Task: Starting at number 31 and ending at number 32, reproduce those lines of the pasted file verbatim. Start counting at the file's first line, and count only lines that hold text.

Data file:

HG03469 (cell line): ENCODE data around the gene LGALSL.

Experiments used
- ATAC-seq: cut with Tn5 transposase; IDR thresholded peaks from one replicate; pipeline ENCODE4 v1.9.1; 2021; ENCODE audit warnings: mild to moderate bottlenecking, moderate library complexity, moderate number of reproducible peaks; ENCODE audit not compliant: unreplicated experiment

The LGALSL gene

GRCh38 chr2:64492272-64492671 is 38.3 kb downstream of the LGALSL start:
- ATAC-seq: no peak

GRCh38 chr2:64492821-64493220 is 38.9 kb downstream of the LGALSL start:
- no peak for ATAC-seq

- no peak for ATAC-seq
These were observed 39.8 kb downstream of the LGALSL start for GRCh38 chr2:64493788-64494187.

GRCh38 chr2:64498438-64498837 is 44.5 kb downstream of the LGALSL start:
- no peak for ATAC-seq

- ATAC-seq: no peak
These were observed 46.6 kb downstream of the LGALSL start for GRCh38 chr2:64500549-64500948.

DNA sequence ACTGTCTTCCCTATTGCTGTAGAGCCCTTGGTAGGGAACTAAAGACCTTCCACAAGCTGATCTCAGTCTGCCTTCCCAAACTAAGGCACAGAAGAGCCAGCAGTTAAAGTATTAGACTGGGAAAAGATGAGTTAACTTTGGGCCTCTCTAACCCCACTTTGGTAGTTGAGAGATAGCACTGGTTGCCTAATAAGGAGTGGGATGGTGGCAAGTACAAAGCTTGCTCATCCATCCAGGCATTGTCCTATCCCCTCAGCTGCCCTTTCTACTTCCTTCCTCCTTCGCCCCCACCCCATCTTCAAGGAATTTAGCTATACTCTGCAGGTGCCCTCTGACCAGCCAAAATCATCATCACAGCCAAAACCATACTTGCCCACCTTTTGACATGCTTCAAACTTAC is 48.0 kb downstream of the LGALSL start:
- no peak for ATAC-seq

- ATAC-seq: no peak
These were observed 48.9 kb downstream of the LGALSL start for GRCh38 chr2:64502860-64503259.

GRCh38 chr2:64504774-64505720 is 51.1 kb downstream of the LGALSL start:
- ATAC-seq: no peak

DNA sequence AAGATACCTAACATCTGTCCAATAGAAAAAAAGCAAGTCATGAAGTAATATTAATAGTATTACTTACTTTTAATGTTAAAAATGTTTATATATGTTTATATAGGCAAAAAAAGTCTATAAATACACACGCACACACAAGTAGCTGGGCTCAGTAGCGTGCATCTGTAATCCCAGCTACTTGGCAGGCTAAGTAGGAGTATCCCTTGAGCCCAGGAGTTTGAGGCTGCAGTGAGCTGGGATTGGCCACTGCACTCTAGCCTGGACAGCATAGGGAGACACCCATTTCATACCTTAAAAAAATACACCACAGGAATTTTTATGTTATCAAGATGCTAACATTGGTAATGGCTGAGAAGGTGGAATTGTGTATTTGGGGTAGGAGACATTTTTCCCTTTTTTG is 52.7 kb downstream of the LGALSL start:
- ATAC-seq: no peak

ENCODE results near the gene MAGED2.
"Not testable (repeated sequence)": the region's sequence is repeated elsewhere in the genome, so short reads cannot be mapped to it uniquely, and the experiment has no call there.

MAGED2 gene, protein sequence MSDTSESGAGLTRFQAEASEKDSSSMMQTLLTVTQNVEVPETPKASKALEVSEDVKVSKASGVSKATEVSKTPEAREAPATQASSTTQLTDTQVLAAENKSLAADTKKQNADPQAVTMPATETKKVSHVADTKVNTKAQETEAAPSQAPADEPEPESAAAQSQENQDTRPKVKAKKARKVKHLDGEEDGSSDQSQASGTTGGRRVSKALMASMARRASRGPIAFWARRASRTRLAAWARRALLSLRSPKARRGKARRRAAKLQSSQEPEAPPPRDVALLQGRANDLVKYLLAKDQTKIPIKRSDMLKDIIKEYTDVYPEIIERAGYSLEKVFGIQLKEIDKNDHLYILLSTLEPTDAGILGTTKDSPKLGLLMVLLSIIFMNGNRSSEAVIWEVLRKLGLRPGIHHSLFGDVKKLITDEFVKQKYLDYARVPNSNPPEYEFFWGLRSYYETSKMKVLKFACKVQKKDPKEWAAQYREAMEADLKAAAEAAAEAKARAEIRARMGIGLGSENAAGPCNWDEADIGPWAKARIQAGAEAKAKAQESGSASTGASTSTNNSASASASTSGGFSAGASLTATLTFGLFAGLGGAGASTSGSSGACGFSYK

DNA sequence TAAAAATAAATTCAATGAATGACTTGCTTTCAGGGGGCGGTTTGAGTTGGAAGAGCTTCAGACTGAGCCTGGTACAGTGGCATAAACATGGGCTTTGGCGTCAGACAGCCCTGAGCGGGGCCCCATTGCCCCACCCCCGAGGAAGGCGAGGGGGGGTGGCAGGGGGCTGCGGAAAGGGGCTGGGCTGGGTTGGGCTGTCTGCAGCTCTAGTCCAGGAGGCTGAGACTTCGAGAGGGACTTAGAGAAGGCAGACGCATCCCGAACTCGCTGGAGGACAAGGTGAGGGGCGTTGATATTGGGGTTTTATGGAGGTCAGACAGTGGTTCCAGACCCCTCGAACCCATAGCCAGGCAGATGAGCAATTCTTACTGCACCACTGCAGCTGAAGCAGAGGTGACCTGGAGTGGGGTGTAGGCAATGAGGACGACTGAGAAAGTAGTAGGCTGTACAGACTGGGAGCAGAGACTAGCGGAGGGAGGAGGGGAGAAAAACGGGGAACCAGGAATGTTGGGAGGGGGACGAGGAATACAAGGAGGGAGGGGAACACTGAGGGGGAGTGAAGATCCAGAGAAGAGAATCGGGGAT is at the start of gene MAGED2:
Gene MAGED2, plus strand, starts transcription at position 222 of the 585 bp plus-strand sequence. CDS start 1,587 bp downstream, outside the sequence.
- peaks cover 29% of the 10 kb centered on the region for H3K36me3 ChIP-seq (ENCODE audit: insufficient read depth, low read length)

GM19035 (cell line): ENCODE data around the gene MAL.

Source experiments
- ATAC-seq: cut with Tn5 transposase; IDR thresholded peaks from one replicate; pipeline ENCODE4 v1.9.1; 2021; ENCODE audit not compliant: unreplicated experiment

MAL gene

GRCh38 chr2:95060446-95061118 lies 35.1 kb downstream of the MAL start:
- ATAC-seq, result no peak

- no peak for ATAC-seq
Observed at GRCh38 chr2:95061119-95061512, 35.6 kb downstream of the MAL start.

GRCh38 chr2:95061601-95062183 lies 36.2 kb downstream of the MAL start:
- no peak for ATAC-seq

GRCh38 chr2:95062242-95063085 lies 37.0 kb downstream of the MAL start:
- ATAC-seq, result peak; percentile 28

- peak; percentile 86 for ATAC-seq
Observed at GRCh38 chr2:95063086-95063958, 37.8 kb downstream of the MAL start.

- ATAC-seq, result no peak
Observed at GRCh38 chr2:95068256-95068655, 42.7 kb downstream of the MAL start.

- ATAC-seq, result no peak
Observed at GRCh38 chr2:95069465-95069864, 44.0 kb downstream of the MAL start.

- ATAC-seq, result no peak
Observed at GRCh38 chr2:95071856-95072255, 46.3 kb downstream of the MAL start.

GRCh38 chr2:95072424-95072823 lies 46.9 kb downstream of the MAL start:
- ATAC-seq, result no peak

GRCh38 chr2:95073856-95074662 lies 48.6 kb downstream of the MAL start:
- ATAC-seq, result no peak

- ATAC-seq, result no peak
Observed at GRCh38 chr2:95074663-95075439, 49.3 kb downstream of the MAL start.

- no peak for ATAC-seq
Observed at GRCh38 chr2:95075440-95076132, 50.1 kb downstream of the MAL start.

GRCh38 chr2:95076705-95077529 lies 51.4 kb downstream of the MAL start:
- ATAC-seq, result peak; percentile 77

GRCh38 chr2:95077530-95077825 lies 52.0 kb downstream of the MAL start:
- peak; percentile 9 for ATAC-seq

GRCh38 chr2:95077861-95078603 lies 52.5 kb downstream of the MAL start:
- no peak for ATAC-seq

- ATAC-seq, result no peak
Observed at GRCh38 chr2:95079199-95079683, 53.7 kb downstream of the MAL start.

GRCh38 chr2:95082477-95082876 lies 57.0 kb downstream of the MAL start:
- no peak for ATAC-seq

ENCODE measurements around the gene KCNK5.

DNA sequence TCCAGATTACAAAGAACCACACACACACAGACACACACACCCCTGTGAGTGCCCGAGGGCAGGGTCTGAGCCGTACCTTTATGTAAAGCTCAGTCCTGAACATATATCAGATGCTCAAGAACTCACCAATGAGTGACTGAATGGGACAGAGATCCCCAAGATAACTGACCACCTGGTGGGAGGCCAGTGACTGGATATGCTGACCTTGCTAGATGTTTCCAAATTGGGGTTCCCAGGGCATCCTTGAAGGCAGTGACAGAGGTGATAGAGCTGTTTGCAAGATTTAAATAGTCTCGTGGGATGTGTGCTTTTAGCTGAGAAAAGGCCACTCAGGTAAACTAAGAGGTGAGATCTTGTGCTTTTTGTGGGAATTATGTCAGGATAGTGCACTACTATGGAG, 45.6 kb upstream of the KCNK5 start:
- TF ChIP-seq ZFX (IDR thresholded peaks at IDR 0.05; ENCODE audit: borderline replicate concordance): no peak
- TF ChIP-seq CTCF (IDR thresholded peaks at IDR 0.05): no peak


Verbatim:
- ATAC-seq: cut with Tn5 transposase; IDR thresholded peaks from one replicate; pipeline ENCODE4 v1.9.1; 2021; ENCODE audit not compliant: unreplicated experiment

MAL gene